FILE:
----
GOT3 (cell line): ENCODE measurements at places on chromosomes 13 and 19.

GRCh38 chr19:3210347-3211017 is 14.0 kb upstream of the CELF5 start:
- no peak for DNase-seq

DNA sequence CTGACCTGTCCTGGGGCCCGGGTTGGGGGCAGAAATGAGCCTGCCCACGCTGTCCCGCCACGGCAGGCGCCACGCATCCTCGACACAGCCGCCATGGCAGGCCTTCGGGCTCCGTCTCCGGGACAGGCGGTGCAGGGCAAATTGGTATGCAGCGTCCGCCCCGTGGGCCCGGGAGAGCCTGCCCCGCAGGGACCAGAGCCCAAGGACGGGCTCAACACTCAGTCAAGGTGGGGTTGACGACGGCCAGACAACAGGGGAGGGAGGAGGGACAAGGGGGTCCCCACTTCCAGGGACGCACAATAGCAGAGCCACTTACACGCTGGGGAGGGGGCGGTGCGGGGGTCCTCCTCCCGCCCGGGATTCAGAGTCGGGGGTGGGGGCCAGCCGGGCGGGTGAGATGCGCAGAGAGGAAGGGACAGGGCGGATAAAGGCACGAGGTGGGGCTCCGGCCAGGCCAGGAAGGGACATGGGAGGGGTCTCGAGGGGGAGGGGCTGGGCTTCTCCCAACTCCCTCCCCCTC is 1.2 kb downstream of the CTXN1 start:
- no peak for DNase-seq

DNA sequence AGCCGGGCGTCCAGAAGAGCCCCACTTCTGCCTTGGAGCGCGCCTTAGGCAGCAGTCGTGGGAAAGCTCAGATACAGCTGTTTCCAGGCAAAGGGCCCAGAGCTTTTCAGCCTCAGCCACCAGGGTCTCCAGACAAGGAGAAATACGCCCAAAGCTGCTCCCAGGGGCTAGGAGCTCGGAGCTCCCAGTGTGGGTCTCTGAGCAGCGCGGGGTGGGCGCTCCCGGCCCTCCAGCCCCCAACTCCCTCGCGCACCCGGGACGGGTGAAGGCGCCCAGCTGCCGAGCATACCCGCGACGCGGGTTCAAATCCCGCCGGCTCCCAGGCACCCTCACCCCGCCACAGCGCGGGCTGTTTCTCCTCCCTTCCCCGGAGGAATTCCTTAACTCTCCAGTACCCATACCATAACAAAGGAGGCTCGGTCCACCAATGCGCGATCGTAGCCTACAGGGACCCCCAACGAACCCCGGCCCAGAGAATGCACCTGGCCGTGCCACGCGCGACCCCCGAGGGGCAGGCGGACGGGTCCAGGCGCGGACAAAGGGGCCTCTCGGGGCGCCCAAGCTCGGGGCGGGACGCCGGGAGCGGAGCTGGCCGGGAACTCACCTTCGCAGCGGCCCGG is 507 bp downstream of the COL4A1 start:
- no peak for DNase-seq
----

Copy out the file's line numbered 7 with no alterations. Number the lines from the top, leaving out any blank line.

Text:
- no peak for DNase-seq